Are there any acceptable lies?

No. You should never blatantly lie on a resume.

However, there is some grey area as to what is considered a “lie” when it comes to resume writing.

Can I lie about being laid off?

First of all, let’s clarify the difference between getting fired and being laid off.

You can be fired by the employer for various reasons like inability to perform, misconduct, etc.

On the other hand, a layoff is the result of the downsizing of a company due to financial trouble or company restructuring.

So, being laid off is not something you should be ashamed of since the reason is not related to your work performance.

Again we do not recommend lying about the way you separated from your previous employer.

Instead, be honest in the interview, use a positive tone, and explain the situation. The recruiter will appreciate your honesty!

Can I lie about volunteering?

In theory yes, but why do it?

Volunteering is a noble act in which you serve and help others without expecting anything in return.

By lying about it, you can end in a humiliating situation.

If you need volunteer work to list on a resume application, there are endless options you could do, and it won’t take that long.

Can I omit employment history?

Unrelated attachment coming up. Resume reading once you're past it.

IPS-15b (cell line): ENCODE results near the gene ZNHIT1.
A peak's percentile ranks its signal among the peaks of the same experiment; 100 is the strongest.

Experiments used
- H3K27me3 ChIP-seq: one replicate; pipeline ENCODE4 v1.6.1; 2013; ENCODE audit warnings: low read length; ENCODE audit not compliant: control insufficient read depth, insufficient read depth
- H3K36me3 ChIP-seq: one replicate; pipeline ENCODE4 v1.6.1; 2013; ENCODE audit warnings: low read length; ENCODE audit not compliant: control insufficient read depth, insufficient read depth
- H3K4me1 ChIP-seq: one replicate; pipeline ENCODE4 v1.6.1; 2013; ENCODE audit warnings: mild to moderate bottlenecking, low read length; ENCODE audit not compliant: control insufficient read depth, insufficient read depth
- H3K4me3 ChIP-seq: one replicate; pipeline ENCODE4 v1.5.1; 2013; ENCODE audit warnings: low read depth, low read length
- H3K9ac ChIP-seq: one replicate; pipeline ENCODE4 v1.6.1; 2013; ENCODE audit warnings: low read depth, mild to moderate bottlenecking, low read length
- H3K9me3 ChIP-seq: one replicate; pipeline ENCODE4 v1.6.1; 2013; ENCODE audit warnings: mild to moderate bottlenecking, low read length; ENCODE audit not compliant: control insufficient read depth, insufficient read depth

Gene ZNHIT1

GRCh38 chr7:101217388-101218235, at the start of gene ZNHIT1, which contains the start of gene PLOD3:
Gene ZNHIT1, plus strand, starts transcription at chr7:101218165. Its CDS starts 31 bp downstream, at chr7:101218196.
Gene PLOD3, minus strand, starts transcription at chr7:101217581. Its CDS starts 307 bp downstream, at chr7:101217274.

Yes! You can omit parts of your employment history and there is nothing dishonest about doing so.

In fact, it is encouraged when writing a targeted resume.

All of the information included on your resume should be relevant to your target job. If you have work experience that is irrelevant to the job you’re applying for, it is okay to leave it out.

How many people lie on their resumes?

According to a study from the reference checking company Checkster, 78% of candidates in the study who applied for or received a job offer admit they would consider misrepresenting themselves or lying.

That’s massive!

Below, you can see the most common lies told during the hiring process and the percentage of candidates who have or would consider telling them:

  • Saying they achieved goals they didn’t: 33%
  • Earning a degree from a prestigious university: 39%
  • Holding a director title when the actual role was a manager or another equivalent: 41%
  • Working at a company longer than they did in order to omit another employer: 50%
  • Having a mastery of skills they barely use: 60%

Final thoughts on lying on your resume

It is never okay to lie on a resume. Not only could it have severe consequences, but it is simply dishonest and unethical.

False information on a resume is likely to be uncovered during the background check. Claiming to be skilled in something you’re not could lead to the embarrassment of failing an assessment test.

If you lie on your resume and get the job, there can still be consequences. Depending on the severity of the lie, it could lead to termination or ruin your reputation. You also may not be able to do the job you were given.

It may be tempting, but never lie on your resume! Use our resume builder to create a strong and truthful resume so that you can be confident in accepting your next job offer.

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Kal Dimitrov
Kal is a resume expert @ Enhancv. He frequently publishes blog posts around resume writing, cover letters & job applications. Kal also runs a Career Accelerator Bootcamp for young graduates.